Giacomo Manzù (Bergamo, 1908 - Roma, 1991)
Giacomo Manzù, a pseudonym used by Giacomo Manzoni, was born in Bergamo in 1908. From a very young age he worked in a goldsmith’s and engraver’s workshop and graduated in decorative modelling from the Fantoni Institute. During his military service at Verona, from 1927-8, he sporadically attended courses at the Cignaroli Academy. From 1928 he dedicated himself exclusively to sculpture.
He established himself in Milan, and in 1929 received his first commission: to decorate the chapel of the Catholic University, which he carried out from 1931 to 1932. In 1933 he displayed a series of busts at the Triennale in Milan. In the following years he created the first versions of Child on a Chair (1933) and The Cardinal (1936).
In 1939 he began to produce a series of bas-reliefs in bronze on religious themes, including a “Deposition” and a “Crucifixion”, in which, using the symbolism of the sacrifice of Christ, he evoked the horrors of the war and the violence of the fascist regime. In 1940, Manzù taught sculpture at the Brera Academy in Milan and subsequently at the Albertina Academy in Turin. When war began, he moved to Clusone.
After the war he taught again at the Brera Academy, until 1954, and then at Salzburg until 1960. During this period he started work on the Doors of Death for Saint Peter’s Basilica in the Vatican (which were finished in 1964). Between 1965 and 1968 he created the Doors of Peace and War for the church of Saint Laurens in Rotterdam. In the Seventies he returned to free-standing figures, sculpting in bronze female figures and groups, of which the most striking are the sculptures on amorous themes.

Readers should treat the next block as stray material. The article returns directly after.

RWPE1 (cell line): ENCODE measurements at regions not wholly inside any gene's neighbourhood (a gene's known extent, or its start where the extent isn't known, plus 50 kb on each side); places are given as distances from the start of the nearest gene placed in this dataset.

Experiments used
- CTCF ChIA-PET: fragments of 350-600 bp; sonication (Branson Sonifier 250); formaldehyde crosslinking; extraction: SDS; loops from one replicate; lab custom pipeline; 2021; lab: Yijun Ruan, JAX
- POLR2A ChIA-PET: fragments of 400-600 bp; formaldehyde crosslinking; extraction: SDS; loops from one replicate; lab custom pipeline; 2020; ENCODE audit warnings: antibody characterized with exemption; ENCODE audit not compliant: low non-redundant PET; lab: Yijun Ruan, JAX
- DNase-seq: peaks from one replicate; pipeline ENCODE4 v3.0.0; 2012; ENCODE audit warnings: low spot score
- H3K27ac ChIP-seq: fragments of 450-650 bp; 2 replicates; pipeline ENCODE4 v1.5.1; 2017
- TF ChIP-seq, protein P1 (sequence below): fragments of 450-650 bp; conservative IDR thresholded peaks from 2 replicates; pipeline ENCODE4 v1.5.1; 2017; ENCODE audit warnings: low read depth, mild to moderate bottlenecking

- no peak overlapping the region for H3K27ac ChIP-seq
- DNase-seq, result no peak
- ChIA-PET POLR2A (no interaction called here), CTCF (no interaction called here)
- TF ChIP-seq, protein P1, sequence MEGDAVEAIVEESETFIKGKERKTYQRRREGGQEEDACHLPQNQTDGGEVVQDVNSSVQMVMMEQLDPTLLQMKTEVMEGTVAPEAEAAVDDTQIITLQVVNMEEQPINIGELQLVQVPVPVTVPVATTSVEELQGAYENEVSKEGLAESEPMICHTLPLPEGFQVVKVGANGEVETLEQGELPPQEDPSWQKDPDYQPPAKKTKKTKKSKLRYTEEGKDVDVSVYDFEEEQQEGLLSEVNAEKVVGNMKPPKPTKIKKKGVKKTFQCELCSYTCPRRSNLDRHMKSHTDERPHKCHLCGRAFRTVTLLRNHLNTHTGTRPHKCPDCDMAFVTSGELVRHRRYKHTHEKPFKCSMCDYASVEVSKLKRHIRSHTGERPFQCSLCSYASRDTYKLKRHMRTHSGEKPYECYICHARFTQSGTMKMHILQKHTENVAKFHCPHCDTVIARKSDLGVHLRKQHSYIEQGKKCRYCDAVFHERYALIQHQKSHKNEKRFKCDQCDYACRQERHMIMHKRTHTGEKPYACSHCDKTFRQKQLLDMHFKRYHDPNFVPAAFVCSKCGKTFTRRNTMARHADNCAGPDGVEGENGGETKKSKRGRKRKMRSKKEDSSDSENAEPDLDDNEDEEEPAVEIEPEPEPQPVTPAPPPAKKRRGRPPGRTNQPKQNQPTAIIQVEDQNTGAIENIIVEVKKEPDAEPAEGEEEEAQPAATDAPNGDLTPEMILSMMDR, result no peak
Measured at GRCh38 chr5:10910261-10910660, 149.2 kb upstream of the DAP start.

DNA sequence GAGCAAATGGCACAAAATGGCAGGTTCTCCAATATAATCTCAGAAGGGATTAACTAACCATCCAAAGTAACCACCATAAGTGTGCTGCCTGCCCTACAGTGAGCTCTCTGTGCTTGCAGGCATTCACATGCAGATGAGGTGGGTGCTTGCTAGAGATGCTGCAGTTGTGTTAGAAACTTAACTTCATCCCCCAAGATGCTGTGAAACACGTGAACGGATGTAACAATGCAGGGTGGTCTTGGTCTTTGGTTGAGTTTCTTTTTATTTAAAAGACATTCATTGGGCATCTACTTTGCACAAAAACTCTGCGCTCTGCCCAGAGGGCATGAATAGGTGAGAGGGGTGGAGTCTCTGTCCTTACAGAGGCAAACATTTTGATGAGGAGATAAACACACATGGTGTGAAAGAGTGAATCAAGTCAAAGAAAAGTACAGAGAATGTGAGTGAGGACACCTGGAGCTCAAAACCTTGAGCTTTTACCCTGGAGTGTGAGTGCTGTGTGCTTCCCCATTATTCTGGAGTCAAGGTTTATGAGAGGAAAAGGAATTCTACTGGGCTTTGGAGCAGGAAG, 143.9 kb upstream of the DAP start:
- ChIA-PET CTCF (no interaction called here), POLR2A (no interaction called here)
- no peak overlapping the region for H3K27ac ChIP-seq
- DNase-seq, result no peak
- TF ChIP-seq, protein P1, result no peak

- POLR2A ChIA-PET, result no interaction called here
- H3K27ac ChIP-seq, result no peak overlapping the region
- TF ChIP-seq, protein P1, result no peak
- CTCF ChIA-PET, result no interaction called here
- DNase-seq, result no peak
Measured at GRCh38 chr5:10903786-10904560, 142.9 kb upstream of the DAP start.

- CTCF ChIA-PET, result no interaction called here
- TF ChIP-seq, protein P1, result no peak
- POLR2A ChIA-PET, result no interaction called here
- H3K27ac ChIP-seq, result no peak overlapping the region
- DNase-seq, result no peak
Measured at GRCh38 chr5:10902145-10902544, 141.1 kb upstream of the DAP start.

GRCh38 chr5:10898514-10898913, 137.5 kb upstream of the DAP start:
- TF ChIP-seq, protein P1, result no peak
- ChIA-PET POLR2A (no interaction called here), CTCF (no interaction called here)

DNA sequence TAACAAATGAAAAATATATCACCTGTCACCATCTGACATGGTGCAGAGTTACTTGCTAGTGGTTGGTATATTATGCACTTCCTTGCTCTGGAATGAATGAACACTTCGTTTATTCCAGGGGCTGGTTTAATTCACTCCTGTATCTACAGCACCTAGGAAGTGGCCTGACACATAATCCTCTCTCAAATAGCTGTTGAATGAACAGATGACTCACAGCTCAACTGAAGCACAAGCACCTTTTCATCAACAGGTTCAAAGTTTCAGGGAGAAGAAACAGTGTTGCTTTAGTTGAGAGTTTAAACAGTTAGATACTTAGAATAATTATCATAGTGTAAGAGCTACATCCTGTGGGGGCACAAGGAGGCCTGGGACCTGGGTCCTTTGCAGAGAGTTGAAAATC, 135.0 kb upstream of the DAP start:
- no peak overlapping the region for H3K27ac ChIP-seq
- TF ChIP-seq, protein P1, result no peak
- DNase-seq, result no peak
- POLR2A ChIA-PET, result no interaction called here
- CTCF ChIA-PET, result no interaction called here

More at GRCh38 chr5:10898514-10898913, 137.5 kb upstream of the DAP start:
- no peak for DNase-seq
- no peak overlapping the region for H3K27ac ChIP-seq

In the late Sixties he devoted him to ser design, creating the backdrops for some of the most important works of Igor Stravinskij, Goffredo Petrassi, Claude Debussy, Richard Wagner and Giuseppe Verdi. In the Seventies he created two large works in high-relief: for the Savings Bank of the Province of Lombardy in Milan and for the Palace of Justice of the European Community in Luxemburg, finished in 1970 and 1973 respectively.
In 1973 he had a personal exhibition at the Museum of Modern Art in Toyko.
In 1989 his last of his great public monuments was inaugurated in New York, a six metre high sculpture in bronze, outside the headquarters of the UN.
In 1964 Manzù moved to Ardea, near to Rome, where there now exists a Museum containing his entire collection, which he donated to the Italian State in 1979. The artist died in 1991.